However, TSPN Volunteer, Teresa Culbreath explained, “No one is immune.”

The effects of suicide spread to a wide community of individuals, and suicide attempters often have no refuge.

Culbreath lost a brother and husband to suicide, so her personal experience has inspired her to bring awareness to others.

“Tennessee Suicide Prevention Network has three main goals when it comes to dealing with suicide: intervention, prevention, and postvention,” said Culbreath.

The best way to implement these goals is by making others aware of available assistance and educating the public of warning signs.

“I have had personal, lasting effects from suicide after my sister attempted. If I could let the student body know one think about suicide, it would be: learn the signs,” said Vol State student, Crystal Hutchins.

Warning signs include: talking about death, withdrawal from social activities, behavior changes, giving away prized possessions, and drug abuse.

The most important thing to do when encountering these warning signs is to approach the affected person with compassion and notify someone of greater authority. It is important to never belittle the feelings of someone who feels hopeless.

Samantha Nadler, a devoted wife, and mother, also shared her personal experience with suicide. She had made several attempts throughout her lifetime and is now an advocate dedicated to helping those that struggle with suicide.

Nadler explained that along with knowing warning signs the most important aspect of suicide prevention is a community. “Community matters. Connections with other people matter,” she said.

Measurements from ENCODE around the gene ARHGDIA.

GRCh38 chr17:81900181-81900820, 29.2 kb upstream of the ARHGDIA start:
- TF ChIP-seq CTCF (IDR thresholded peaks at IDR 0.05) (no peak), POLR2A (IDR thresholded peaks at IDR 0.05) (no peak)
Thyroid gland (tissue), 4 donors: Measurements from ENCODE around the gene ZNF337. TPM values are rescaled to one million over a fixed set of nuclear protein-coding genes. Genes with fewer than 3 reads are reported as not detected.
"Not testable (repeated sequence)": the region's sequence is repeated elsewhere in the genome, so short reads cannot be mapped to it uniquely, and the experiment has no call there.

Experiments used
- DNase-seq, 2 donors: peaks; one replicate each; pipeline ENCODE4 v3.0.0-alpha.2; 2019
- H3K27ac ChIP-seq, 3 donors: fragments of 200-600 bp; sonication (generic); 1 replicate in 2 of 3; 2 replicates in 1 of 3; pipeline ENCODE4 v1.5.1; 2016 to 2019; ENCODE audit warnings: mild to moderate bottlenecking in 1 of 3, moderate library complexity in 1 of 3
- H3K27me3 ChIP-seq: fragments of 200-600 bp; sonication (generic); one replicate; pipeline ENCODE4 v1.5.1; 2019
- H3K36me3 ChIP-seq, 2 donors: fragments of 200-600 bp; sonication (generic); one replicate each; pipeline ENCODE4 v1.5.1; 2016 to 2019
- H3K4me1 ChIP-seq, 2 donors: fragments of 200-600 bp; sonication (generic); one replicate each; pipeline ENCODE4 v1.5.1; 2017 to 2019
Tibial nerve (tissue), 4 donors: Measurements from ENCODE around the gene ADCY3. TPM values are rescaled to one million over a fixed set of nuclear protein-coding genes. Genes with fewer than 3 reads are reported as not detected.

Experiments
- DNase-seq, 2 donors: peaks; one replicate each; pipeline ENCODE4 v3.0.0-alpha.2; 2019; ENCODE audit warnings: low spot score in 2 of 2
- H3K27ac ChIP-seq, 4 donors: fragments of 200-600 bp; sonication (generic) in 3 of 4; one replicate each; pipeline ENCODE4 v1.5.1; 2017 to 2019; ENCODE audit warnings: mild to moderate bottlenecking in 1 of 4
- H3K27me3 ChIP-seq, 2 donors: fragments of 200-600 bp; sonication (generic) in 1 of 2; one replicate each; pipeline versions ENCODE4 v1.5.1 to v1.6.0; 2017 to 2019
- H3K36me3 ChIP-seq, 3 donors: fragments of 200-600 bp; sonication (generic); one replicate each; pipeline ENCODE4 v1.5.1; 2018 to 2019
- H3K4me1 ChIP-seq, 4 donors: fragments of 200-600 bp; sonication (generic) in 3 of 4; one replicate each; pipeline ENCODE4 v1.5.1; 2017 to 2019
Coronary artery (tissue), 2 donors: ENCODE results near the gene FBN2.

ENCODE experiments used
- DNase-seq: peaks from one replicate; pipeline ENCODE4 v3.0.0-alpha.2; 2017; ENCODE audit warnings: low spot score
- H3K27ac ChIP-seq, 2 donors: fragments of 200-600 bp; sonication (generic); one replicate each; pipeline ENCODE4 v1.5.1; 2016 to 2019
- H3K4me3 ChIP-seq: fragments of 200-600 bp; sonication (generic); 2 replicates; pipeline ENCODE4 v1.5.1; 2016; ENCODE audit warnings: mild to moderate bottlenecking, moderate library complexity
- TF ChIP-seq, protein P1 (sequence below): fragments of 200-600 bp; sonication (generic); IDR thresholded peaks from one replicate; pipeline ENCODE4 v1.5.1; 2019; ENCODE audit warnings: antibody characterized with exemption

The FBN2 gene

Most suicide attempts are related to ending a lifelong pain, emotional or physical. A community typically serves as a buffer between the pain and the thoughts of death. Nadler explained how her community of suicide preventionists “ended up saving my life.”

The event closed with a reflection time. All attendees were offered a small container of bubbles that read “Break the Silence.” Each person thought of a person who is currently affected by or struggling with suicide and blew the bubbles in their honor.

September is Suicide Awareness Month. Students, you are urged to take notice of what is happening around you. Be aware, be compassionate.

In 2016, Tennessee lost 1,110 people to suicide and the number continues to rise. It is happening in your state. It is happening in your community. It is happening in your school.

Help is offered on the school website; students can also be connected with an experienced counselor on campus. If you are in immediate need of help, call the suicide prevention hotline: 1-800-273-8255.

 

Vol State summer classes have new sessions

 

By Presley Green

Volunteer State Community College is offering more options for summer classes by introducing new summer sessions in three-week, six-week and 12-week portions.

For these changes to happen and to allow students more college credit opportunities, the summer semester is beginning a little earlier than usual. The semester begins May 1 and ends August 10.